A Family Tradition

One of the most rewarding aspects of being a wealth manager is helping people learn how to deal with philanthropic issues, to use their own bounty to give back to their communities. Charitable giving can often become a family tradition, with each generation spurred on to contribute its own gifts by the generation preceding. It’s never too early to instill that philanthropic urge in your children, to get them to see the rewards of giving some of their wealth to those in need.

Of course the most obvious way to teach them about giving is to model that behavior for them. As you make your decisions about which charities to support, involve your children in that decision. While it is not necessary for them to know the amount of your gifts, it is beneficial for them to know the reasons you’ve decided to give to your church’s homeless shelter or the local ballet company. By including them in the decision-making process, they’ll see how and why you chose to support that institution and it will get them thinking about whatever institutions they’d like to support.

The next step is to let them make philanthropic decisions of their own. If they’re still of the age to be receiving an allowance, you might add a few dollars a week for them to set aside for giving. If they’re older and have an after-school job, you could encourage them to earmark 5 percent or 10 percent for giving. In either case, you could offer to match their contribution to reinforce the notion that philanthropy is a family activity.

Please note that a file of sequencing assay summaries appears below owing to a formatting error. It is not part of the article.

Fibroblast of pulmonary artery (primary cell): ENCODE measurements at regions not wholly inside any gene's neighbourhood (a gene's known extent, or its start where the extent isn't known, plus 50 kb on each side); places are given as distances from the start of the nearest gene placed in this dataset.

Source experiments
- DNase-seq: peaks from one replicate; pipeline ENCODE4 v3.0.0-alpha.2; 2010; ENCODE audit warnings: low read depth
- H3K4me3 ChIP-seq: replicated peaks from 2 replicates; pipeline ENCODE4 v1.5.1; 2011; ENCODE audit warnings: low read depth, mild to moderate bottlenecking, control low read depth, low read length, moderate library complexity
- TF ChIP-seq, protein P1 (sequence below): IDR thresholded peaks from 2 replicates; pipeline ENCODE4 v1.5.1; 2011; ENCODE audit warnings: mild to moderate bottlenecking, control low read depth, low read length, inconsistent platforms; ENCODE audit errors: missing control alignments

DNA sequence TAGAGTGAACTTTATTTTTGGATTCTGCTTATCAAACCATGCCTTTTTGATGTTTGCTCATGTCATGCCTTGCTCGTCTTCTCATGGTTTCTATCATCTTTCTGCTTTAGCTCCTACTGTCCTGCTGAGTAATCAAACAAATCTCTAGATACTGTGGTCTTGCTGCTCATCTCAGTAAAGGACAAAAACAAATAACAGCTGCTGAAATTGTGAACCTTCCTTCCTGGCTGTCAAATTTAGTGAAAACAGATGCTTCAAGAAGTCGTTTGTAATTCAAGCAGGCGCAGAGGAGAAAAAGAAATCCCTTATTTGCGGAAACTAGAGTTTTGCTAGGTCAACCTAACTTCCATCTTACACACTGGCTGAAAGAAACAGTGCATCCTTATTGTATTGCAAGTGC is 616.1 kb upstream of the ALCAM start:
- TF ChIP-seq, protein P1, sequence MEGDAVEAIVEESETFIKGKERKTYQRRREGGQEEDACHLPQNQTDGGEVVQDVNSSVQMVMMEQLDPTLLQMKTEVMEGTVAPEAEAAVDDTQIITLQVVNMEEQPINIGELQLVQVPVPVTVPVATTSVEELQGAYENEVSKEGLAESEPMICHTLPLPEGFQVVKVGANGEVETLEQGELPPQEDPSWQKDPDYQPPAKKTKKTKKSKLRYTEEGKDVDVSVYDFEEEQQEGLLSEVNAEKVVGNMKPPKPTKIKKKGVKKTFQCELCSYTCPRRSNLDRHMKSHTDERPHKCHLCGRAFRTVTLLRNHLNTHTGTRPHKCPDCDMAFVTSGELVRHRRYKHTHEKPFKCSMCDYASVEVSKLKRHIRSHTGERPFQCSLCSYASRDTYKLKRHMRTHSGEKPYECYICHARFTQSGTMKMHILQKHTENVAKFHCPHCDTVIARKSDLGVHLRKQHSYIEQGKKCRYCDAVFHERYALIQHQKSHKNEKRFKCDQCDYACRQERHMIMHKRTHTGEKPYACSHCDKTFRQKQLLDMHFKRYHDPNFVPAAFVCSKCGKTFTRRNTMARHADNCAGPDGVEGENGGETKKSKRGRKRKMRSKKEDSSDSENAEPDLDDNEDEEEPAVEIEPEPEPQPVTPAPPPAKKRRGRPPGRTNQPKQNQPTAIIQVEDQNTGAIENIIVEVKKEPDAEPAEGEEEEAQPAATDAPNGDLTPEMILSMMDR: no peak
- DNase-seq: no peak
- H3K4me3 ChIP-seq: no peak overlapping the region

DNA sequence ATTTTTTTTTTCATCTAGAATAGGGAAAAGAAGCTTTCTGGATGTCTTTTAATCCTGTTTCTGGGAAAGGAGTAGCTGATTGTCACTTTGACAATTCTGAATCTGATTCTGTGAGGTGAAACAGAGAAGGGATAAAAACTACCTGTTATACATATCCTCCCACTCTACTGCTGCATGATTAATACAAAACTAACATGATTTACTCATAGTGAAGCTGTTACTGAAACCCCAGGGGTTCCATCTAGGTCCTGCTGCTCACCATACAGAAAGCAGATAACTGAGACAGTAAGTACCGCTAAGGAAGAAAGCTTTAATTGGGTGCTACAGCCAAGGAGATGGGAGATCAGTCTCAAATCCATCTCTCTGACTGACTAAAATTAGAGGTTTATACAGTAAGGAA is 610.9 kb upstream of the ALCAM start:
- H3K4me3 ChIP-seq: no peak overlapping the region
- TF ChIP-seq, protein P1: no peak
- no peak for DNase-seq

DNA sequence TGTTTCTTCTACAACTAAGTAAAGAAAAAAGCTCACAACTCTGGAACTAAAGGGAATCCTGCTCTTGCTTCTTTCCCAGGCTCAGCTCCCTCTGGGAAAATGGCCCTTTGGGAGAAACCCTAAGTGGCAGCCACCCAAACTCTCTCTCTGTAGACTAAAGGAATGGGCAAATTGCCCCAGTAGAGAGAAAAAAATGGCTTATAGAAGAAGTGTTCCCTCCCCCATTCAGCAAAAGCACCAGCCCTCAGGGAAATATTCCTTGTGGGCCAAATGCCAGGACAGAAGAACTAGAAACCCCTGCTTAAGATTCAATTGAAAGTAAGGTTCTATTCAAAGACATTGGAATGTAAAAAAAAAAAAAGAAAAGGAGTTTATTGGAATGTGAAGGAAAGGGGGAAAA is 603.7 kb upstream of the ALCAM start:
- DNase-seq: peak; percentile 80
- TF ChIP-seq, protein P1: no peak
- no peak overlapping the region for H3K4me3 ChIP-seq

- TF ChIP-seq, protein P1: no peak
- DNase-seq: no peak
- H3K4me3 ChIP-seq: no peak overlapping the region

It’s not just money that families can give – you should also let your children be a part of your giving of your time. As one of my clients put it, “We give money to the church we attend, but our greatest gifts to others have been volunteer activities.” And time is the one thing that your children have more of than you do.

Estate Tools for Giving

You can also set up a family charitable trust, thereby establishing the tradition of philanthropy as well as providing a role for the next generation, whether or not they are now of an age to play a role in the trust. A charitable remainder trust, or CRT, is something you can set up that allows for certain of your assets to go to charity after you are deceased. Obviously, your children will be the ones actually executing the trust, so it makes sense to involve them in its construction. And if you put appreciable assets in the charitable remainder trust, you (or your heirs) will owe no capital gains taxes on their appreciation when the assets in the trust are sold.

A charitable lead trust is an alternative that reverses a CRT to an extent. It provides funds to charitable causes throughout your lifetime, then allocates the remainder to your heirs after your death. A charitable lead trust offers even more opportunity to model philanthropic behavior for your children; they will literally see you sharing your wealth with your community.

These plans are only the tip of the iceberg – there are many different ways in which Bernhardt Wealth Management can help you set up or continue your philanthropic activities. How you give is less important than that you give – and the only way to teach your children about philanthropy is to be willing to give yourself. Children will do what you do, not what you say.

The Big Picture

Whether you’ve got a long history of philanthropy behind you or are just beginning to start your giving, we can help you foster a tradition of giving. Our view of wealth management is holistic, encompassing all of our clients’ financial lives.

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